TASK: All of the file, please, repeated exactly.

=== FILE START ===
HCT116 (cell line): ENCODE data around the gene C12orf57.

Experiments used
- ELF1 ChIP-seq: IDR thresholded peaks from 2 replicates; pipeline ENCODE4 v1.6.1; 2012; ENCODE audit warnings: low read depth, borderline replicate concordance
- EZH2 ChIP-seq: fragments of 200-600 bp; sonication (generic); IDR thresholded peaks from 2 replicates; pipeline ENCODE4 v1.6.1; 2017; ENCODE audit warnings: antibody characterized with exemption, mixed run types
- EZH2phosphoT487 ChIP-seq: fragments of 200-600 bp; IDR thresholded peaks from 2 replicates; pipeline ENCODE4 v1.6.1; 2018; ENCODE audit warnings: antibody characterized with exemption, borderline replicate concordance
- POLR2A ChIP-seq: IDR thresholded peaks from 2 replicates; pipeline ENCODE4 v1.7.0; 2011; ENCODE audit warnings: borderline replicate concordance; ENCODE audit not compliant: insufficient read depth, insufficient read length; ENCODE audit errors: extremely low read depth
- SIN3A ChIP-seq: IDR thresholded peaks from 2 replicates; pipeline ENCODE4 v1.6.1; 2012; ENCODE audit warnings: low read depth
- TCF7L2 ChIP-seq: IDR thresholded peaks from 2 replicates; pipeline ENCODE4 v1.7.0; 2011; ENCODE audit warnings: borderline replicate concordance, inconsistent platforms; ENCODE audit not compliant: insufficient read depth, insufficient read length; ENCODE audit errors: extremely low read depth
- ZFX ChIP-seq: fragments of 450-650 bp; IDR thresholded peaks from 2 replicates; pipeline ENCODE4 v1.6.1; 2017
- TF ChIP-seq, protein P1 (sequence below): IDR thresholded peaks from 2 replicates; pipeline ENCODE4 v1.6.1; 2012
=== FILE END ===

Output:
HCT116 (cell line): ENCODE data around the gene C12orf57.

Experiments used
- ELF1 ChIP-seq: IDR thresholded peaks from 2 replicates; pipeline ENCODE4 v1.6.1; 2012; ENCODE audit warnings: low read depth, borderline replicate concordance
- EZH2 ChIP-seq: fragments of 200-600 bp; sonication (generic); IDR thresholded peaks from 2 replicates; pipeline ENCODE4 v1.6.1; 2017; ENCODE audit warnings: antibody characterized with exemption, mixed run types
- EZH2phosphoT487 ChIP-seq: fragments of 200-600 bp; IDR thresholded peaks from 2 replicates; pipeline ENCODE4 v1.6.1; 2018; ENCODE audit warnings: antibody characterized with exemption, borderline replicate concordance
- POLR2A ChIP-seq: IDR thresholded peaks from 2 replicates; pipeline ENCODE4 v1.7.0; 2011; ENCODE audit warnings: borderline replicate concordance; ENCODE audit not compliant: insufficient read depth, insufficient read length; ENCODE audit errors: extremely low read depth
- SIN3A ChIP-seq: IDR thresholded peaks from 2 replicates; pipeline ENCODE4 v1.6.1; 2012; ENCODE audit warnings: low read depth
- TCF7L2 ChIP-seq: IDR thresholded peaks from 2 replicates; pipeline ENCODE4 v1.7.0; 2011; ENCODE audit warnings: borderline replicate concordance, inconsistent platforms; ENCODE audit not compliant: insufficient read depth, insufficient read length; ENCODE audit errors: extremely low read depth
- ZFX ChIP-seq: fragments of 450-650 bp; IDR thresholded peaks from 2 replicates; pipeline ENCODE4 v1.6.1; 2017
- TF ChIP-seq, protein P1 (sequence below): IDR thresholded peaks from 2 replicates; pipeline ENCODE4 v1.6.1; 2012